A Space & astronomy forum. SpaceBanter.com

If this is your first visit, be sure to check out the FAQ by clicking the link above. You may have to register before you can post: click the register link above to proceed. To start viewing messages, select the forum that you want to visit from the selection below.

Go Back   Home » SpaceBanter.com forum » Space Science » Space Station
Site Map Home Authors List Search Today's Posts Mark Forums Read Web Partners

NASA formally unveils lunar exploration architecture



 
 
Thread Tools Display Modes
  #21  
Old September 20th 05, 01:10 AM
dasun
external usenet poster
 
Posts: n/a
Default

Science is not the reason for going up - that is philosophical -
science is what you do when you are there, along with all the house
keeping chores. Colonisation, if it happens at all, is generally not
what you do when you first arrive on a new world, as the history of
earth exploration will attest, first you look around and then you
decide where to stay and why and that may take decades or centuries.
In short science is a very useful activity to perform if you have
decided to go to new worlds in the first place. Besides, find a
politician that understands science!


Rand Simberg wrote:
On 19 Sep 2005 16:40:45 -0700, in a place far, far away, "dasun"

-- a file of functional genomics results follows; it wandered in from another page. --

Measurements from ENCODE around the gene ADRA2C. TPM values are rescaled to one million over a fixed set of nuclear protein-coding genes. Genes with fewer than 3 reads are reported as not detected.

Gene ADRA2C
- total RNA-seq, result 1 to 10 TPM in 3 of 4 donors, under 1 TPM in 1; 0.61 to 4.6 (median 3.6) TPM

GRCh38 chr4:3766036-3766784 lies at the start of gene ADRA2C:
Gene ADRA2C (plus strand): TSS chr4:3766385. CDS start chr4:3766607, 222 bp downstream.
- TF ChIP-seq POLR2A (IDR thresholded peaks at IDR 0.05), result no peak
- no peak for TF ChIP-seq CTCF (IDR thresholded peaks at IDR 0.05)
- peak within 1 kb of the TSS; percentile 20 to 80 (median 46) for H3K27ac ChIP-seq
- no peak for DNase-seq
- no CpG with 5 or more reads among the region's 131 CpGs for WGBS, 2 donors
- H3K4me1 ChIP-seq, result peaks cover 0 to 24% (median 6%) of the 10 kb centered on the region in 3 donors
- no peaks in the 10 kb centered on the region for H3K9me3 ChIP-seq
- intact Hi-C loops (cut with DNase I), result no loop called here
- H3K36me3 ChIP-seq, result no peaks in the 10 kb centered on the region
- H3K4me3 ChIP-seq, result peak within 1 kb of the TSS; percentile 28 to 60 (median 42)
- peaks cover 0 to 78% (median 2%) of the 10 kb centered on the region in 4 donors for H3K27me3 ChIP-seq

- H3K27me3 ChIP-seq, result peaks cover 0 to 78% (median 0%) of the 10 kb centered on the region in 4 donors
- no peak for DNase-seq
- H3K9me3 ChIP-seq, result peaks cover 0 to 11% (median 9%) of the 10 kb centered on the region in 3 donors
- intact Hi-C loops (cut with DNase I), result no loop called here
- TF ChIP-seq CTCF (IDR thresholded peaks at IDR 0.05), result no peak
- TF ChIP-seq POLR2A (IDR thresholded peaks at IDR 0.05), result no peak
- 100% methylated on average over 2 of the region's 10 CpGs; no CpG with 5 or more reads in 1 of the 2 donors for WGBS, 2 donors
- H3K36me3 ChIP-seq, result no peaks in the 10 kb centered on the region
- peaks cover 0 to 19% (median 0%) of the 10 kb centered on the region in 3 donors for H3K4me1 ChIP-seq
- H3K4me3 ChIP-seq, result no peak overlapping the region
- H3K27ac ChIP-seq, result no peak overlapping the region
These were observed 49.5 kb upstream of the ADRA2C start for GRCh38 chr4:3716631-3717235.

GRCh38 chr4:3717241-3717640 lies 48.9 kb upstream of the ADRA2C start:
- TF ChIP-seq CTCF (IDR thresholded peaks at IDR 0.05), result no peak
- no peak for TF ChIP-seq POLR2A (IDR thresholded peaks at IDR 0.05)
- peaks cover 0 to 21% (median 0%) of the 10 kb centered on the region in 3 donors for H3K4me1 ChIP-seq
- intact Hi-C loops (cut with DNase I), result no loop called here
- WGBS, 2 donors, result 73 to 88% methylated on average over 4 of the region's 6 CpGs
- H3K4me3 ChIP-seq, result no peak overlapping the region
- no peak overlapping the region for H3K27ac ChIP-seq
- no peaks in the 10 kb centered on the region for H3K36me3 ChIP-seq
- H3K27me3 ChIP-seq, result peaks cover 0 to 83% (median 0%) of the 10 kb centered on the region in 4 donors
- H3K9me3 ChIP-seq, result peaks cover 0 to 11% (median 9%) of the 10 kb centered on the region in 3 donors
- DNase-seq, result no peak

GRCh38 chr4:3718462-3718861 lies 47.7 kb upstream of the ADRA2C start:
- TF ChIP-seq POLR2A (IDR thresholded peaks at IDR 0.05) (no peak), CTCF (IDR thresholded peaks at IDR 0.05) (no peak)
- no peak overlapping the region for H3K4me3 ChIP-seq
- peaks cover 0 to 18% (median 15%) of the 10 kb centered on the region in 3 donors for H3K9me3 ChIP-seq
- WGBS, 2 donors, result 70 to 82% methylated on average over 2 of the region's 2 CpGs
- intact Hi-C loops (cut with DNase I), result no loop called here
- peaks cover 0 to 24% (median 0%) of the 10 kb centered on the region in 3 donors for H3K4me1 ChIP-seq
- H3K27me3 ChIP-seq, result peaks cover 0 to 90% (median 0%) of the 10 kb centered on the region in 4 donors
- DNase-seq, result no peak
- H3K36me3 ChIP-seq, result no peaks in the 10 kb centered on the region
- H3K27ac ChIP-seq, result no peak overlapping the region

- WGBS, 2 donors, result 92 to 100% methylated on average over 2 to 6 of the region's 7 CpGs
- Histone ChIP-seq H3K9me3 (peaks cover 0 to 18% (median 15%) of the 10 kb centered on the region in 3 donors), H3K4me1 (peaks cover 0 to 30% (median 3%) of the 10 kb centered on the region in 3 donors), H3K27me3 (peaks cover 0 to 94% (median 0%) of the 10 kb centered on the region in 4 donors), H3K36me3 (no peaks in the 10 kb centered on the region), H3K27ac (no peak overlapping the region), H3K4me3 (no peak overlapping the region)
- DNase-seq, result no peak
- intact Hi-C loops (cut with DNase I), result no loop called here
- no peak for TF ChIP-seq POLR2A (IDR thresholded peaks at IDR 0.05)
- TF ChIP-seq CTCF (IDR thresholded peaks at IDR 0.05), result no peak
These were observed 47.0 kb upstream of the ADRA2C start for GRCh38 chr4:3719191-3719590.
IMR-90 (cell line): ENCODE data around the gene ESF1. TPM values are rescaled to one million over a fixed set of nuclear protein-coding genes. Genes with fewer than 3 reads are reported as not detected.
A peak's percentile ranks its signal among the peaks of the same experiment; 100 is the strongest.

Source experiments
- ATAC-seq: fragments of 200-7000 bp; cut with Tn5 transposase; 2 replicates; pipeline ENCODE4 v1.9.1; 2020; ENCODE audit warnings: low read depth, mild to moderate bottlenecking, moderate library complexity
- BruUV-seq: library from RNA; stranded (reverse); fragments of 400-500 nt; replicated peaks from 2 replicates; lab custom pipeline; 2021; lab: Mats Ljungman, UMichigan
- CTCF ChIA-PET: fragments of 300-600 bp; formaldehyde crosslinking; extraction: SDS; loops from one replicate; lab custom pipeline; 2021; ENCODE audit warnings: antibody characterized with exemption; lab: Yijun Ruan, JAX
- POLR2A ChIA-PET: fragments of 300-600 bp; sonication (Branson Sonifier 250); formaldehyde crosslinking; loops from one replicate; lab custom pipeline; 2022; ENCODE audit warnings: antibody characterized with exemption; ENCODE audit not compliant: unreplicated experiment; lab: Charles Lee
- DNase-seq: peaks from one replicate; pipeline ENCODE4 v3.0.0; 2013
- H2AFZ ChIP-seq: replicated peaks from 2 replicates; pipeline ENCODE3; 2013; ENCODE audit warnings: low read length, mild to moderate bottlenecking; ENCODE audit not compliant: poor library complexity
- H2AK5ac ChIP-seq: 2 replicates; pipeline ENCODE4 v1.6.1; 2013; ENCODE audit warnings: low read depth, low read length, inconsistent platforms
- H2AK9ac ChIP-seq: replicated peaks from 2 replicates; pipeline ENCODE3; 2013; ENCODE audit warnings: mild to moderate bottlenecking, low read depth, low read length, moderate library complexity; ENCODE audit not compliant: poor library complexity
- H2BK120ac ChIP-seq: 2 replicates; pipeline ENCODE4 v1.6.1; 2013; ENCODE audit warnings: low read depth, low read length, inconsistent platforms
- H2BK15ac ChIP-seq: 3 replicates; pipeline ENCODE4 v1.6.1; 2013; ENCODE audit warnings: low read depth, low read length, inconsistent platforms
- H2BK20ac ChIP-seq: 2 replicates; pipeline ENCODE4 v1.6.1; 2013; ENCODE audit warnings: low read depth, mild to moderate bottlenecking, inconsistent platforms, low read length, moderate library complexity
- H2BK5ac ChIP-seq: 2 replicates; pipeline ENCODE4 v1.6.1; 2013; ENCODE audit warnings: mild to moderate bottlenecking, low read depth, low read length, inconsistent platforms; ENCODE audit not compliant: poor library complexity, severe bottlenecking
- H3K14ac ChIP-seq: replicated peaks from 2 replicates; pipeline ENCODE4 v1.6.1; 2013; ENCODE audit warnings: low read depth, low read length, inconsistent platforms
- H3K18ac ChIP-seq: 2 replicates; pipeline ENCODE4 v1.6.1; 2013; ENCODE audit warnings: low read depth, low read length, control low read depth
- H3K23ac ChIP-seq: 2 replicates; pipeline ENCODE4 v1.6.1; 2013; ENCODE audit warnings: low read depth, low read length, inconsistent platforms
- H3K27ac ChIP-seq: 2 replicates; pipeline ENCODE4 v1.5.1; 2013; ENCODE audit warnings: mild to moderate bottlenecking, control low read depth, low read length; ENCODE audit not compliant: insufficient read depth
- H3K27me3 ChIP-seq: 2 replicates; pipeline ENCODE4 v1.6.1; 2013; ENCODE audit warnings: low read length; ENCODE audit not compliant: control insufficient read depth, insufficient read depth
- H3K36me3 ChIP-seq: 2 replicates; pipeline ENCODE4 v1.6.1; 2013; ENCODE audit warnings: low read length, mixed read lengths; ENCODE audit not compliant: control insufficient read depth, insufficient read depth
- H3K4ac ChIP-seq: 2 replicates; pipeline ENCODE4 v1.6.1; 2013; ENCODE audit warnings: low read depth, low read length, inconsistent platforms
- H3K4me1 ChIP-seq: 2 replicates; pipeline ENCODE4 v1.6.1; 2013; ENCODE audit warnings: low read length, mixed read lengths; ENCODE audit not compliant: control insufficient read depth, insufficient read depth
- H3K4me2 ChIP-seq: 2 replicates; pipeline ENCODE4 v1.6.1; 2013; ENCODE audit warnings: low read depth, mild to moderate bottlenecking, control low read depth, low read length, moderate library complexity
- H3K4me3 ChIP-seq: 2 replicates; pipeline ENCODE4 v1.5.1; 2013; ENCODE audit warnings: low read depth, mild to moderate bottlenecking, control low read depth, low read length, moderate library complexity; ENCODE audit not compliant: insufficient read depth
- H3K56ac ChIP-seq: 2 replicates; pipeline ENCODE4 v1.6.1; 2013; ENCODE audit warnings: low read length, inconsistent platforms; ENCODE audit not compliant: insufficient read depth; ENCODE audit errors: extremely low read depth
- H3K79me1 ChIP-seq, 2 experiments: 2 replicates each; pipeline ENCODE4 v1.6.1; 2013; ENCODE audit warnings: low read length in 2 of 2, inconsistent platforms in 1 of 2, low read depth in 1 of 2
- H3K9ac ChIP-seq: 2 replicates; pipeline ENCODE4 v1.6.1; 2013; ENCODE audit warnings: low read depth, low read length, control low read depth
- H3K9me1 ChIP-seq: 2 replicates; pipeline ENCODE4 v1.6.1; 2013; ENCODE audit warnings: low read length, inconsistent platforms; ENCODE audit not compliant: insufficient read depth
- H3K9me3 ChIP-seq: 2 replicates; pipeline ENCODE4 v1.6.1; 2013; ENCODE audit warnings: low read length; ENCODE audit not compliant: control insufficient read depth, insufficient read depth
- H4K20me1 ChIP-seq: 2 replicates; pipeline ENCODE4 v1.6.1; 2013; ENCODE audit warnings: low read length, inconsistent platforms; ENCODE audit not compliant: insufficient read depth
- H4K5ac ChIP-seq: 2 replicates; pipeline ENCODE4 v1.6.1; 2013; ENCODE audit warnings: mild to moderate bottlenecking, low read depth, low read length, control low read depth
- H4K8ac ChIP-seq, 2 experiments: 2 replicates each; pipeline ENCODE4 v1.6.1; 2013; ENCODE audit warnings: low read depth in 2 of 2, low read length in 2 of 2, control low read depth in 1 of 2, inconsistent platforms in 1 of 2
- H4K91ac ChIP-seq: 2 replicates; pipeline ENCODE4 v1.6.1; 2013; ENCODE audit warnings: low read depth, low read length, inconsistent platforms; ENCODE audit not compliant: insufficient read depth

made the phosphor on my monitor glow in
such a way as to indicate that:

Science and lots of it, skip the political baloney and stick to the
subject!


Science will never justify the vast amounts of money being spent on
human spaceflight, for good reason.


Ads
  #22  
Old September 20th 05, 01:34 AM
dasun
external usenet poster
 
Posts: n/a
Default

Not being a geologist you would not see anything special about "orange"
soil (regolith on planetary bodies)! But to a geologist that could
mean regolith of volcanic origin and there was quite a "hot" debate
about possible lunar volcanism in the 1960's and 70's and that is what
made that observation so important. Take my word for it, for a
geologist there is nothing like being there and being able to get a
feel for the landscape and the forces that have acted upon it and no
high quality data link is ever going to be an effective substitute for
that feeling. Deep-sea geology is a good example, use robots to do
general surveying but send manned submersibles down to look at